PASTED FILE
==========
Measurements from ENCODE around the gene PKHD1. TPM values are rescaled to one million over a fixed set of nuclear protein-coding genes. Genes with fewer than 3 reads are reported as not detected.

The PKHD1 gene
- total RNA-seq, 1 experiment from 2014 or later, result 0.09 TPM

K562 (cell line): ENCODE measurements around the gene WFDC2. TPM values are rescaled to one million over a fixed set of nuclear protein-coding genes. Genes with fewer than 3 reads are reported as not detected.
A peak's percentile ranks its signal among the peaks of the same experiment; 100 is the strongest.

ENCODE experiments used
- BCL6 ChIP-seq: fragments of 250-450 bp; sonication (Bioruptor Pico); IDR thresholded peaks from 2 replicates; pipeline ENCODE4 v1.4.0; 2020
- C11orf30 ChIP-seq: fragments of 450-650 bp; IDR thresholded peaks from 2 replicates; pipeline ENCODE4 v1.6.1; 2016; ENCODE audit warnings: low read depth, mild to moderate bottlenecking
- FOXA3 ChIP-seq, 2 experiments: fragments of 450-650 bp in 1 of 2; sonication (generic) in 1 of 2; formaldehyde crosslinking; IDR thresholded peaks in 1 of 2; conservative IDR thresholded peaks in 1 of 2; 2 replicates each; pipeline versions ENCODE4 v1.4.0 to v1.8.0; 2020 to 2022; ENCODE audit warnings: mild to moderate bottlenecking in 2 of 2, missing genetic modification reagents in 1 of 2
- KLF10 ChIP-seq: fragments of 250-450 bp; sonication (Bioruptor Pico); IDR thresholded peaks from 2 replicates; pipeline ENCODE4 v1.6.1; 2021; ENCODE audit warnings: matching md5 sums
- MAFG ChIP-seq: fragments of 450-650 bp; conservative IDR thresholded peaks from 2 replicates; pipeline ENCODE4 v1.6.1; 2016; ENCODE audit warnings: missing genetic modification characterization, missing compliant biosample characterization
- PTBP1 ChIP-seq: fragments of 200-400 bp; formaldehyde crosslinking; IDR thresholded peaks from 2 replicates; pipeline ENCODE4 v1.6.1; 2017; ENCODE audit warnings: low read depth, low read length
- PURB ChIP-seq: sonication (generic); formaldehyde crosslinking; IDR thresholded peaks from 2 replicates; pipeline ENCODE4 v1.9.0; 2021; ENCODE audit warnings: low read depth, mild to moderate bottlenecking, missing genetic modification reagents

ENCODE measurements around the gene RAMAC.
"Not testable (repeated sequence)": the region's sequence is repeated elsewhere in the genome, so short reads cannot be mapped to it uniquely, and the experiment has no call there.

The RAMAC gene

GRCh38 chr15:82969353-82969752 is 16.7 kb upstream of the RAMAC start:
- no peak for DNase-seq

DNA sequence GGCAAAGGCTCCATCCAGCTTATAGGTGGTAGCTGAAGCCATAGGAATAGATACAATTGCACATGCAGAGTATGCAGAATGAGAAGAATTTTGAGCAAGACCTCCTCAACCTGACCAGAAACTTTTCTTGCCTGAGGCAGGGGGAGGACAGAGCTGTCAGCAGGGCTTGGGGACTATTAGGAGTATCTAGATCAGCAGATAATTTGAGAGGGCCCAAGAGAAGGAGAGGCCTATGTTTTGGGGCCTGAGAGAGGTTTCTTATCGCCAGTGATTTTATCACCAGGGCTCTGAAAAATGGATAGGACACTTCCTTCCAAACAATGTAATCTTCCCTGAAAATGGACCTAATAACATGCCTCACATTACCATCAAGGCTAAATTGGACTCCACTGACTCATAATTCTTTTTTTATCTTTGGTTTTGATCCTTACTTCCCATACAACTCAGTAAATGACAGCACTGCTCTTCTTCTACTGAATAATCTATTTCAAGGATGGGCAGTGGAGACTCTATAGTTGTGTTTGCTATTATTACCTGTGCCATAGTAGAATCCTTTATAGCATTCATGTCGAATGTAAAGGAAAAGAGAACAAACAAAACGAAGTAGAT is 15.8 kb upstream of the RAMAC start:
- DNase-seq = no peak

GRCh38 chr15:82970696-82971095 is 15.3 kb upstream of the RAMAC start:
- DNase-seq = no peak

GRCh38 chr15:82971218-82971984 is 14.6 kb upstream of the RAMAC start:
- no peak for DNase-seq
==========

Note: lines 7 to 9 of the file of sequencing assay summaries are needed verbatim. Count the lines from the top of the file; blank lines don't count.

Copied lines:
- BCL6 ChIP-seq: fragments of 250-450 bp; sonication (Bioruptor Pico); IDR thresholded peaks from 2 replicates; pipeline ENCODE4 v1.4.0; 2020
- C11orf30 ChIP-seq: fragments of 450-650 bp; IDR thresholded peaks from 2 replicates; pipeline ENCODE4 v1.6.1; 2016; ENCODE audit warnings: low read depth, mild to moderate bottlenecking
- FOXA3 ChIP-seq, 2 experiments: fragments of 450-650 bp in 1 of 2; sonication (generic) in 1 of 2; formaldehyde crosslinking; IDR thresholded peaks in 1 of 2; conservative IDR thresholded peaks in 1 of 2; 2 replicates each; pipeline versions ENCODE4 v1.4.0 to v1.8.0; 2020 to 2022; ENCODE audit warnings: mild to moderate bottlenecking in 2 of 2, missing genetic modification reagents in 1 of 2